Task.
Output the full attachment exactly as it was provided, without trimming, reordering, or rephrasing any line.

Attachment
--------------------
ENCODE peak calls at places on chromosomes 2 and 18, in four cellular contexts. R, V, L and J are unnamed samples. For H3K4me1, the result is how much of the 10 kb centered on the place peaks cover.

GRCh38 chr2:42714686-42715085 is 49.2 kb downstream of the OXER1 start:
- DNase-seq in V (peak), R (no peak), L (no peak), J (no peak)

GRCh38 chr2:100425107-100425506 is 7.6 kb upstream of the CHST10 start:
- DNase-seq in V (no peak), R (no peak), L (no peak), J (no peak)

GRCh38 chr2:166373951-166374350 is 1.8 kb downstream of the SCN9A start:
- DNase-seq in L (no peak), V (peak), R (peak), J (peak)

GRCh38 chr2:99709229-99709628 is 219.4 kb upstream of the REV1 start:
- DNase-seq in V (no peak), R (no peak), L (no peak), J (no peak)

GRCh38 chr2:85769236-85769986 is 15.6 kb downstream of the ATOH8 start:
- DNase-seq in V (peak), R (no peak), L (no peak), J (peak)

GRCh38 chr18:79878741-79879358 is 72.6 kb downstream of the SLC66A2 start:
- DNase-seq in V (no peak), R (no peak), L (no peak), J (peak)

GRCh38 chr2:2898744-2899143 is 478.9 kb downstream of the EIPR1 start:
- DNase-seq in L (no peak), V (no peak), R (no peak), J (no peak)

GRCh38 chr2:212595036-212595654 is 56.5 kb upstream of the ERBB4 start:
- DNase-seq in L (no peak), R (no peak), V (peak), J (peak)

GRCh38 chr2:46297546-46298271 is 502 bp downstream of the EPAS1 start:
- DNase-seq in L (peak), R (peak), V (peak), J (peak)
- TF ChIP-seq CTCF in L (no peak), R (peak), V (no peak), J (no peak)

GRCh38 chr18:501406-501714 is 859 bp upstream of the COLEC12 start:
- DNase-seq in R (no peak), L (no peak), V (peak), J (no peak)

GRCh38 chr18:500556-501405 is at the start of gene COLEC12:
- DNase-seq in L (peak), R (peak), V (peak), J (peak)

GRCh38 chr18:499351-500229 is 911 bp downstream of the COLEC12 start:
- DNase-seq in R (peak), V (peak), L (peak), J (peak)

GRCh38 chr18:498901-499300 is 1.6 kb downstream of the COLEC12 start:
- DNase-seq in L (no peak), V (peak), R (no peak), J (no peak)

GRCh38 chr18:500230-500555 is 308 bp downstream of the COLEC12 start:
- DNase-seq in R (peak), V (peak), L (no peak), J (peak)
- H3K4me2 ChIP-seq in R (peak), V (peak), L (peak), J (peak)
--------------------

ENCODE peak calls at places on chromosomes 2 and 18, in four cellular contexts. R, V, L and J are unnamed samples. For H3K4me1, the result is how much of the 10 kb centered on the place peaks cover.

GRCh38 chr2:42714686-42715085 is 49.2 kb downstream of the OXER1 start:
- DNase-seq in V (peak), R (no peak), L (no peak), J (no peak)

GRCh38 chr2:100425107-100425506 is 7.6 kb upstream of the CHST10 start:
- DNase-seq in V (no peak), R (no peak), L (no peak), J (no peak)

GRCh38 chr2:166373951-166374350 is 1.8 kb downstream of the SCN9A start:
- DNase-seq in L (no peak), V (peak), R (peak), J (peak)

GRCh38 chr2:99709229-99709628 is 219.4 kb upstream of the REV1 start:
- DNase-seq in V (no peak), R (no peak), L (no peak), J (no peak)

GRCh38 chr2:85769236-85769986 is 15.6 kb downstream of the ATOH8 start:
- DNase-seq in V (peak), R (no peak), L (no peak), J (peak)

GRCh38 chr18:79878741-79879358 is 72.6 kb downstream of the SLC66A2 start:
- DNase-seq in V (no peak), R (no peak), L (no peak), J (peak)

GRCh38 chr2:2898744-2899143 is 478.9 kb downstream of the EIPR1 start:
- DNase-seq in L (no peak), V (no peak), R (no peak), J (no peak)

GRCh38 chr2:212595036-212595654 is 56.5 kb upstream of the ERBB4 start:
- DNase-seq in L (no peak), R (no peak), V (peak), J (peak)

GRCh38 chr2:46297546-46298271 is 502 bp downstream of the EPAS1 start:
- DNase-seq in L (peak), R (peak), V (peak), J (peak)
- TF ChIP-seq CTCF in L (no peak), R (peak), V (no peak), J (no peak)

GRCh38 chr18:501406-501714 is 859 bp upstream of the COLEC12 start:
- DNase-seq in R (no peak), L (no peak), V (peak), J (no peak)

GRCh38 chr18:500556-501405 is at the start of gene COLEC12:
- DNase-seq in L (peak), R (peak), V (peak), J (peak)

GRCh38 chr18:499351-500229 is 911 bp downstream of the COLEC12 start:
- DNase-seq in R (peak), V (peak), L (peak), J (peak)

GRCh38 chr18:498901-499300 is 1.6 kb downstream of the COLEC12 start:
- DNase-seq in L (no peak), V (peak), R (no peak), J (no peak)

GRCh38 chr18:500230-500555 is 308 bp downstream of the COLEC12 start:
- DNase-seq in R (peak), V (peak), L (no peak), J (peak)
- H3K4me2 ChIP-seq in R (peak), V (peak), L (peak), J (peak)